(I don’t drink beer, sorry-not-sorry.)
Overthinking time! Today: Throttle locks.
Have you ever done a ride so long, your right hand is left useless? For those gaudy fucks who have cruise control (real cruise control) I salute you with my erect middle finger. For the rest of us mortals who have a bike with no lavish fly-by-wire throttles, there are other solutions.
You have fancy ones:
Less flashy ones:
And things you should not even use to clamp a sub’s dick to a wall:
But, and it’s a big BUT, I have realized they are all wrong, because, you see, they put the control in the same hand that you want to block. What you really want is to lock/unlock with the left hand, leaving the right alone to do it’s speedy-speedy/stoppy-stoppy thing. And no, using your left hand to hold the throttle is definitely stupid beyond even the shittiest throttle holds. /transfers over the connection and SLAPS YOU for thinking that/
BUT, how, you might be asking, can one accomplish that? (you are probably asking why, instead, but I don’t give a fuck.)
Well, my CB500x has a continuous tube handlebar, wich means I can run a bowden tube through all it’s lenght and connect something on the left side, to something else on the right. Easy.
A bit of drawing later:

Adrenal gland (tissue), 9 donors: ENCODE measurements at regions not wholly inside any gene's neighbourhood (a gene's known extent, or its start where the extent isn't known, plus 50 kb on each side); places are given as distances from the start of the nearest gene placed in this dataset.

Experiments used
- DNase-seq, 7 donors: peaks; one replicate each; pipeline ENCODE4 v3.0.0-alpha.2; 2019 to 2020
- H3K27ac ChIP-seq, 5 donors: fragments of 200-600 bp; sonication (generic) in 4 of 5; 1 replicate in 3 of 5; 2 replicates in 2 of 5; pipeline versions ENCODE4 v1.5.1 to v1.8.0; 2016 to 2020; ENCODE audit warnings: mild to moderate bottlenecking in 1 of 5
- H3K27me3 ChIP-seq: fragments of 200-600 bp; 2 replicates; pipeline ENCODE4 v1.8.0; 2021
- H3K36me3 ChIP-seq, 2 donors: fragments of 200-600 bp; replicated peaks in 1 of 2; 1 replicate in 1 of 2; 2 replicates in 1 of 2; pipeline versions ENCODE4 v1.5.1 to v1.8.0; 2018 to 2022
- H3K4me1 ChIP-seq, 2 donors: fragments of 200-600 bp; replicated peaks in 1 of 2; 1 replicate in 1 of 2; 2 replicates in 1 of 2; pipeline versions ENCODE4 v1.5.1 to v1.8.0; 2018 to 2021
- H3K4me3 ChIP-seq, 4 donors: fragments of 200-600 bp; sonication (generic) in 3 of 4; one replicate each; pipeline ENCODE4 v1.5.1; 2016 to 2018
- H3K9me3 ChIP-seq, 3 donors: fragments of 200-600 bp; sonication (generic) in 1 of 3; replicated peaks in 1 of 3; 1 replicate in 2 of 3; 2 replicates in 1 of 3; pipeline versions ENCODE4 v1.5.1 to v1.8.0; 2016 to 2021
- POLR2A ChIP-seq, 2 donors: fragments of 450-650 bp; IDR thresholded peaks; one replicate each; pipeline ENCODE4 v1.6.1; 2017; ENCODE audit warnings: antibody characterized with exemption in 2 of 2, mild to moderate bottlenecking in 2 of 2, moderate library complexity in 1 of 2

So, at first I tried to just cable actuate a similar screw-clutch type than the more streamlined locks, but that proven complicated by requiring both a 90º vector turn in the cable with no micro-pulleys avaliable, and too much lenght of travel cable-wise.
A printed test model:
I must admit It did work to an extent, but that was not the bestest way by any means, I knew well before even finishing the print. Meanwhile I was waiting, I happened to discover that the throttle handle body, at least in my particular model, happens to go beyond the end of the metal tube that holds it. I could definitely use a drum style brake in there once I had tested, and failed, with the first idea.
Since I needed measurements from the various internal diameters, I decided to bite the bullet and dissasemble the counterweights in my own bike. You can’t imagine my face when I saw that this was inside the handlebar: